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Thought I would bring this bit of knowledge from other forums where I posted this. It's not that difficult a job, but plan on it taking the entire weekend if/when it's your first time due to the learning curve. It will be worse if you live in the Rust Belt. This is a job where I advocate: "As long as your in there..."
  1. Replace the rear sway bar bushings
  2. Replace the rear sway bar linkages
  3. Replace the upper control arms
  4. Replace the lower control arms

The symptoms my vehicle exhibited were odd knocking and rattling sounds from the rear of the vehicle whenever I hit minor bumps or ruts in the road. Handling wasn't bad, per se, but the car felt more tight after I replaced not only the bushings, but also the parts listed above. If your First Gen MZ3 is cresting 100K miles and nothing other than the rear shocks has been addressed, then you're in for a lot of work. If you're buying a First Gen MZ3, put this on your list of potential projects.

I did plunk down my hard-earned money for the special press. It's worth every penny.

I replaced the bushing on the driver's side. The control arm must be removed no matter what the bushing press advertisers say. The old bushing cannot be pressed with the arm still on the vehicle.

OK, here is the arm as it was removed. Since I've done this before, I had that sucker out in under 15 minutes.

The old bushing was so weak I was able to remove the inner portion with my bare hands (Hulk STRONG)

Here is the tool fitted to press the old bushing. The pressing cylinder has a beveled edge so it can fit inside the bushing. The base fits over the opposite side. A cheater bar will be need to get the bushing to break. At first crack, there will be a loud *POP*. As the bushing is pressed, there may be a few *POP*s which are successively weaker.

See the blue line I marked on the arm? First, clean the area and fit the press piece over the old bushing. There is a line on the edge (barely visible in the picture). This is important, because the flats of the new bushing must align where the old were located. Other means of marking are white paint marker, filing the arm to mark the flats -- whatever works.

Make sure everything is squared and hand fitted. Use a hand socket and not an impact. Trust me, this thing will slide like butter. I cleaned the arm with Liquid Wrench.

I'm probably half a degree off from the mark, but this will work. Using a fat marker didn't help.

Notice the gap between the arm and the edge of the bushing. This is important and I don't know if people take that into account. The old bushing is set at the same depth.

When reinstalling the trailing arm, set the rear part on a jack to help guide installation. Reattach it to the rear lower arm but don't torque the bolt completely. Swing the trailing arm upward and work it inward. Use patience. The bushing bolts have tapers to aid with alignment. Clean the threads ahead of time as they will have dried remnants of green Locktite. I reinstalled them with blue Locktite. Get one started and thread it partway. Then, install the second. Snug both bolts and torque (72.06 to 97.57-ft/lbs). I went high and even at 95-ft/lbs.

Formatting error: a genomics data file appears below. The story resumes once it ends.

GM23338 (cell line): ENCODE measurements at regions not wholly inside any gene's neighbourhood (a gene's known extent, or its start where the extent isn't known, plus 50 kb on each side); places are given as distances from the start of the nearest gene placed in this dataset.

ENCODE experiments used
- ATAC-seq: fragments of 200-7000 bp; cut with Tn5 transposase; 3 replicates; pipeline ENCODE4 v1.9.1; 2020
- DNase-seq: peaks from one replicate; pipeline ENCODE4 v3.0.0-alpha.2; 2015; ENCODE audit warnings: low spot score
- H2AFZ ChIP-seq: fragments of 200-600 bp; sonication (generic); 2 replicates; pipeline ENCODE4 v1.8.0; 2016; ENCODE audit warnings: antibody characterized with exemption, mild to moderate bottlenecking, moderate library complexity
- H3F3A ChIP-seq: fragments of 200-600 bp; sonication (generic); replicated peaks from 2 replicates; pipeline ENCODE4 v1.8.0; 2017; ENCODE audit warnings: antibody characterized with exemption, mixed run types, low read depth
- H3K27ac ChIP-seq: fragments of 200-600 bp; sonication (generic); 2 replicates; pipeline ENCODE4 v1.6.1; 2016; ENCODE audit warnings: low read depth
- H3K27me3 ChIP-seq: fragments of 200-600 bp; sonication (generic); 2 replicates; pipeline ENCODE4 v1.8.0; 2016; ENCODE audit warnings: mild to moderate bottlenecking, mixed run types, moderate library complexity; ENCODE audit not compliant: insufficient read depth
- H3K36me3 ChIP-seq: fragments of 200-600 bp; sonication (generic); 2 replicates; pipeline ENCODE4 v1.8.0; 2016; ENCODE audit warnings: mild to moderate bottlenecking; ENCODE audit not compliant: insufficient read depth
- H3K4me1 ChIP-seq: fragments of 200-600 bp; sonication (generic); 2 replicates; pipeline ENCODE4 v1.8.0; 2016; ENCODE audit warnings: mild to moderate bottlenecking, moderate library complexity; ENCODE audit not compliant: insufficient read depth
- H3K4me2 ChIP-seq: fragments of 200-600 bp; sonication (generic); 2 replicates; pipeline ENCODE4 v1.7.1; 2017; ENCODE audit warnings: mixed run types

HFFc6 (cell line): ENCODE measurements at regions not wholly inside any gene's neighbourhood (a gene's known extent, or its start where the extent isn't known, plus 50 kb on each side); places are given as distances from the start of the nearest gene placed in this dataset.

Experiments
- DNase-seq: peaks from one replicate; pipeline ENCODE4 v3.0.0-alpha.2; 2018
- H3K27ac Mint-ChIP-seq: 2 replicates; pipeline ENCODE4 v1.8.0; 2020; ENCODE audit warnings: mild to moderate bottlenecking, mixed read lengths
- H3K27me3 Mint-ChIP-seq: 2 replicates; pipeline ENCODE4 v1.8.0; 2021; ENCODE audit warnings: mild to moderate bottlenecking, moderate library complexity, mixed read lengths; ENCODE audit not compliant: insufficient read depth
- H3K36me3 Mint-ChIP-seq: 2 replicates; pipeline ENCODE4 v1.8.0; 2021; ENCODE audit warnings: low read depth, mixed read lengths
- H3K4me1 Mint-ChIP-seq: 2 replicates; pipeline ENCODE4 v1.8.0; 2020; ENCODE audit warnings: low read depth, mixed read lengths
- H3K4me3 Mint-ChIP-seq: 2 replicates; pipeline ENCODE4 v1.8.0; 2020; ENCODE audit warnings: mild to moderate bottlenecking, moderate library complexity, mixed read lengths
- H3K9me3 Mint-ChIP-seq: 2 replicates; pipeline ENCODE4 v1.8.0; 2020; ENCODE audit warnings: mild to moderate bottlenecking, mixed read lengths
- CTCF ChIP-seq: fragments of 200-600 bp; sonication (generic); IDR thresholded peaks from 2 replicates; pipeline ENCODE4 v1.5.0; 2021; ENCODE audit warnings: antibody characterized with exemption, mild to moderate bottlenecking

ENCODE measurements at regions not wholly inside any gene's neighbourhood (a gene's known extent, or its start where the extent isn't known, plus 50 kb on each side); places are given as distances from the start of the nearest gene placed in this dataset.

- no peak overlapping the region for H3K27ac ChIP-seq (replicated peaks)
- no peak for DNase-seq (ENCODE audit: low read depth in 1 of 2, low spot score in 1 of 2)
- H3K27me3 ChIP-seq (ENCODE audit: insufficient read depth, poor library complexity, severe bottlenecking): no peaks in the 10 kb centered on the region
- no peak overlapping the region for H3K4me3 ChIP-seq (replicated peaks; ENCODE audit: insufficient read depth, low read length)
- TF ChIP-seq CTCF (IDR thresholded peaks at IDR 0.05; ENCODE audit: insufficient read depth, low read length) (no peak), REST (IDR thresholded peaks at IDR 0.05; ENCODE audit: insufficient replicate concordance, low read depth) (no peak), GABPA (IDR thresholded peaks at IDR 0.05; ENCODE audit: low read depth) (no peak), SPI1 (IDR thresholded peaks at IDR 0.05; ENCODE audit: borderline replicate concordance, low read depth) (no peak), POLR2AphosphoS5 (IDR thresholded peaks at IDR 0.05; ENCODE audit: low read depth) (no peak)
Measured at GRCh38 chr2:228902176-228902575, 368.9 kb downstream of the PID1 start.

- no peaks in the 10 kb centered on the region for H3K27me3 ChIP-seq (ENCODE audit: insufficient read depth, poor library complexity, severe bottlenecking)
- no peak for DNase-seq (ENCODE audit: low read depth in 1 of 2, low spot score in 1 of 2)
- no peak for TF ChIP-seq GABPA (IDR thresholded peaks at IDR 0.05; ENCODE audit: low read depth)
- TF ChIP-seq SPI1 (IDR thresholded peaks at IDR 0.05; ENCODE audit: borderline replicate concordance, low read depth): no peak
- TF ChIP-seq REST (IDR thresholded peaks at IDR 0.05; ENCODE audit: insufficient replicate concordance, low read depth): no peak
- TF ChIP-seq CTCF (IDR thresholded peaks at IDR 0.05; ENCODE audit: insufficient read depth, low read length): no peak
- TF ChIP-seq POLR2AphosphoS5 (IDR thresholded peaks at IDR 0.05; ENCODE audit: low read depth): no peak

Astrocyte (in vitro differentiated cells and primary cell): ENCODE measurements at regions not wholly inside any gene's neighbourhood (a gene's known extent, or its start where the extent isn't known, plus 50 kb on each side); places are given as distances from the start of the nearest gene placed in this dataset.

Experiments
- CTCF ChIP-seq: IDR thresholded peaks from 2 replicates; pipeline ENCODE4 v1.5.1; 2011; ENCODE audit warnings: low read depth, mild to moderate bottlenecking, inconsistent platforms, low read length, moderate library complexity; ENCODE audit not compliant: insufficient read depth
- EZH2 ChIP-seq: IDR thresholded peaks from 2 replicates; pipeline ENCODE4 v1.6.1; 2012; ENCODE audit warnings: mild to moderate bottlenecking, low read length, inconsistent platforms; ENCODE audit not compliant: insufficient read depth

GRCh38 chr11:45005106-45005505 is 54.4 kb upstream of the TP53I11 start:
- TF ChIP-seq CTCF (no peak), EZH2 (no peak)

Since I redid the entire suspension system, I replaced the upper and lower control arms along with the insulator for the rear spring. Reinstalling the control arms is tricky. I installed the lower arm first. Then, I installed the top bolt for the upper arm, and then the lower bolt. Installing the lower arm first helps get the geometry set up properly. I prefer to get all bolts started and all pieces in place before torquing to the final values. The torque values for the bolts for both control arms and the rear lower arm bolt is 55.69 to 75.15-ft/lbs. I set them all at 75-ft/lbs and used blue Locktite as well.

*Caution - pay particular attention to the parking brake cable when reinstalling the arm. I didn't see until the last minute I had it routed outside the arm. I undid most of my work before I realized all I needed to do was disconnect the cable from the caliper.

I have tried to find a link which showed the use of this tool including using an angle finder to ensure the bushing is level. That probably would have helped me since, with the press the mechanic has the means to remove and reinstall the bushing until it's properly aligned.

Some of you may know this is the same bushing and tool combination as the Ford Focus and Volvo V50.

Yes, that special trailing arm press was expensive, but it made the job go smooth and was far cheaper in the long run.
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